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Mouse Zedong? Disney opens its gates in Hong Kong

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  • Mouse Zedong? Disney opens its gates in Hong Kong

    Mouse Zedong? Disney opens its gates in Hong Kong

    Jonathan Watts in Hong Kong
    Monday September 12, 2005
    The Guardian

    The head of those walking through Main Street USA will be China's vice-president Zeng Qinghong, joining a cast including Mickey, Goofy, the Disney chief executive, Michael Eisner, and Hong Kong's leader, Donald Tsang, at a ribbon-cutting ceremony that highlights the hybrid nature of modern China, where the desire to make money is now the dominant ideology. CriticismEnvironment

    But success is far from assured. "I'm not convinced there is a Disney mania in Hong Kong," said Lui Tailok, sociology professor at the Chinese University of Hong Kong. "People under 35 are more familiar with Japanese animations and manga than Disney. For us Winnie the Pooh is an alien."

    Opposition groups who have accused Disney of restricting union rights and lacking environmental awareness held a protest concert yesterday. "We want people to know that Disney is no dreamworld. It brings many problems for our environment, labour relations, economy and culture," said Rex Zhang of Disneyhunter, a student organisation.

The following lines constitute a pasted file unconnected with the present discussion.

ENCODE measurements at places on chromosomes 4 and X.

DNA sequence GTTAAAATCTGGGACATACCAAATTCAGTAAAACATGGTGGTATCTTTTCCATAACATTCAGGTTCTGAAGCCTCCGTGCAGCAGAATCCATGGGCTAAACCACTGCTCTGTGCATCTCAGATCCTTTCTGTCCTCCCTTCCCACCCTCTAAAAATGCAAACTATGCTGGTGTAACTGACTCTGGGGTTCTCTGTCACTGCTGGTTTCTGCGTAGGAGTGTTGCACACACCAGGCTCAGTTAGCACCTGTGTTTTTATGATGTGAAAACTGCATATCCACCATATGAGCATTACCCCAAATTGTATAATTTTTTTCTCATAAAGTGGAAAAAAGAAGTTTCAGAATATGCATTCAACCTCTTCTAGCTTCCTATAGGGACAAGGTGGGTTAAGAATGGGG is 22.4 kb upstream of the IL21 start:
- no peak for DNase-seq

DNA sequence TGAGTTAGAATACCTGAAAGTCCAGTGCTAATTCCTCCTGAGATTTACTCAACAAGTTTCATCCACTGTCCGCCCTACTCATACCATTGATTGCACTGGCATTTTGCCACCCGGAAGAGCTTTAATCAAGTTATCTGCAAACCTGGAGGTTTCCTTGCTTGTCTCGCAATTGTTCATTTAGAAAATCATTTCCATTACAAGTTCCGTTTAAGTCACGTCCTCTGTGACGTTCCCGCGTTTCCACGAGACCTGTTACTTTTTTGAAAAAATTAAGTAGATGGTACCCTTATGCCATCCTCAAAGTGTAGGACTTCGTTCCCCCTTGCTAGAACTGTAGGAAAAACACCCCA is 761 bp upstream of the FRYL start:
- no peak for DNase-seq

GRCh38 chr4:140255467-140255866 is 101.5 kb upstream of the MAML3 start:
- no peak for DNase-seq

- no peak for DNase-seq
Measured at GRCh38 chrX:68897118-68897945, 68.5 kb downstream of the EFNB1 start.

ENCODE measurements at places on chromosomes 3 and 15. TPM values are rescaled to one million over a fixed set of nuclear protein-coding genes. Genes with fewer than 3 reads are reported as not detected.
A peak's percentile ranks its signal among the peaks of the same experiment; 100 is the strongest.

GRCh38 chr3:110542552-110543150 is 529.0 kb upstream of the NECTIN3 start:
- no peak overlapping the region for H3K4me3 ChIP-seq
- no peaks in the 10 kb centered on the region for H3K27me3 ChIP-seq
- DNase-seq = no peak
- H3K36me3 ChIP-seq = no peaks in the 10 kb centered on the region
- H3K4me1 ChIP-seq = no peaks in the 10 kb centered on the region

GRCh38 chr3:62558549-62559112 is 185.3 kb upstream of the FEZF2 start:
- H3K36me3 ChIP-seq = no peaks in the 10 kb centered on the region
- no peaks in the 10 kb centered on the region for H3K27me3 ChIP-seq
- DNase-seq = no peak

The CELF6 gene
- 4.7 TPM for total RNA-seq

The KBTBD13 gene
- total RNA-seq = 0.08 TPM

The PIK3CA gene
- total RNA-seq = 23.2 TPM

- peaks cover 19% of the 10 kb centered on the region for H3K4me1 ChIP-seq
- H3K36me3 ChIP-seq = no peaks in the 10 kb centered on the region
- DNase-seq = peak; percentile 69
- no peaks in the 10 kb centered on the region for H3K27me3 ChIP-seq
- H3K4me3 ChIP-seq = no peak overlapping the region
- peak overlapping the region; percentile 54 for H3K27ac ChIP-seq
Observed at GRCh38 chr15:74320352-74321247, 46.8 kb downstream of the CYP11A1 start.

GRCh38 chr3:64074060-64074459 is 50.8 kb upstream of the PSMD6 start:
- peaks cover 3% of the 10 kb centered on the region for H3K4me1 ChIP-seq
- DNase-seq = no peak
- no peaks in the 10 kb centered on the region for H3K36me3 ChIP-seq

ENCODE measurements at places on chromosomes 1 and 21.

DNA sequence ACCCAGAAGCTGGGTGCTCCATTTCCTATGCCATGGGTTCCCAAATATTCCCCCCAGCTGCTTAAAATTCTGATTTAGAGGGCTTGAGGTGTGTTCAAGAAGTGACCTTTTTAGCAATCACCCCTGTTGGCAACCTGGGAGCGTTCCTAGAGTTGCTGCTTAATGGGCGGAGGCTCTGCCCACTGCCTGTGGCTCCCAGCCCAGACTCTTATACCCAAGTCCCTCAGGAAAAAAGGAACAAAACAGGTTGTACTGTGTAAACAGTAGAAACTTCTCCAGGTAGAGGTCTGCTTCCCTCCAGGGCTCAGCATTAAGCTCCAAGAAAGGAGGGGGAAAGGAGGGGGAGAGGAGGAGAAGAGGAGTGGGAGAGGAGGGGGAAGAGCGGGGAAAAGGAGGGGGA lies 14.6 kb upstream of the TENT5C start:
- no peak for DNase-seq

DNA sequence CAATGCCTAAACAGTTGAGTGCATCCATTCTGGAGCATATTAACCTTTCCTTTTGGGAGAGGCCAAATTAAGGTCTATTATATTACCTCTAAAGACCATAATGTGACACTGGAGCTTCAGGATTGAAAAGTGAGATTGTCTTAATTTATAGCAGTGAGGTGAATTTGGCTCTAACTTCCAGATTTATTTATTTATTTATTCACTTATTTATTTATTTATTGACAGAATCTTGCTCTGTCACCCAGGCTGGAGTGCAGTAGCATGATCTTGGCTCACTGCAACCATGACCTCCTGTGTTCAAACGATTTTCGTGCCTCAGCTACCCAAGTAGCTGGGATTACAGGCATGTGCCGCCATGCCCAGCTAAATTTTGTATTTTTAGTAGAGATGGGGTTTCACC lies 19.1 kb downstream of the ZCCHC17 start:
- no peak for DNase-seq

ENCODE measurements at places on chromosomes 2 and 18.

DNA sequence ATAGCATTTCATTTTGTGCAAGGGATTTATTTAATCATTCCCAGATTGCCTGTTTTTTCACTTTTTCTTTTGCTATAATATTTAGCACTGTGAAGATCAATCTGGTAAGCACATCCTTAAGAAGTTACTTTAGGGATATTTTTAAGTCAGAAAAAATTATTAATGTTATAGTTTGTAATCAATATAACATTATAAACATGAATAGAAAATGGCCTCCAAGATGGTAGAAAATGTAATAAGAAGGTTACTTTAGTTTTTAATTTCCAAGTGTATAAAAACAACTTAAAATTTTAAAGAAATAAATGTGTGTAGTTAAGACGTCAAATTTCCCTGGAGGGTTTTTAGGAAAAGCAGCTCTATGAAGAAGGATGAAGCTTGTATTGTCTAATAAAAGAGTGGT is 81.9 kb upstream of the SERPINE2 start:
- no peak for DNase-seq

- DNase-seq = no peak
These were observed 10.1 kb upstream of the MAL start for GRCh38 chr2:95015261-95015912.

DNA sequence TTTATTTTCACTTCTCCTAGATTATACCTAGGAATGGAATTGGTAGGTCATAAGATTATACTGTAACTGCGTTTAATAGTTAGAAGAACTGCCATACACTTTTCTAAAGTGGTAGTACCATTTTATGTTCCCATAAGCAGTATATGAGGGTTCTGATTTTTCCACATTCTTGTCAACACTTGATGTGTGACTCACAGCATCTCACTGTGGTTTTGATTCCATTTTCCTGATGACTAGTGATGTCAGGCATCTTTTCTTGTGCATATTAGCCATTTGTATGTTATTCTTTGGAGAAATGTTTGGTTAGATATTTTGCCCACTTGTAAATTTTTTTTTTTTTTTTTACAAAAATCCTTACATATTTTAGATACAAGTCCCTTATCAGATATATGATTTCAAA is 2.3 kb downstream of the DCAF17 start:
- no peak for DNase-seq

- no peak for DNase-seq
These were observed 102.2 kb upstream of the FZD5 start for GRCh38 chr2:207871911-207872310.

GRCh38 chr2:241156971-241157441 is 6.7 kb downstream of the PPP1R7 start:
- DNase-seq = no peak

But the authorities in Beijing seem to have more mixed feelings about a Disney-led US cultural invasion. Although China has tightened restrictions of foreign ownership of domestic media and releases of overseas films, its measures have failed to stem a flood of pirate DVDs of Hollywood films.

    Francis Lui, professor of economics at Hong Kong University of Science and Technology, says the government may now have more sympathy with the old-fashioned values depicted in Disney's classic films: "Ideology is totally unimportant in China now. All that matters is business. And Disney is no threat to the Communist party. Both are very conservative in their outlook."

    Disney has already set aside enough land to double in size. If it proves successful, many analysts predict a Disneyland for Shanghai in 2012. Whether Mao or Walt will emerge as the greater power is still to be seen. But in Disney's new Asian territory, there is little doubt who is boss. As the last visitors drifted home last night, loudspeakers piped out a tune now familiar across the world: "Who's the leader of the club that's made for you and me? M-I-C K-E-Y M-O-U-S-E."

    At a glance

    125 hectares developed, with room to double in size (compared with 180 hectares in Tokyo)

    Expected to have 5.6 million visitors in its first year, two-thirds from China and south-east Asia


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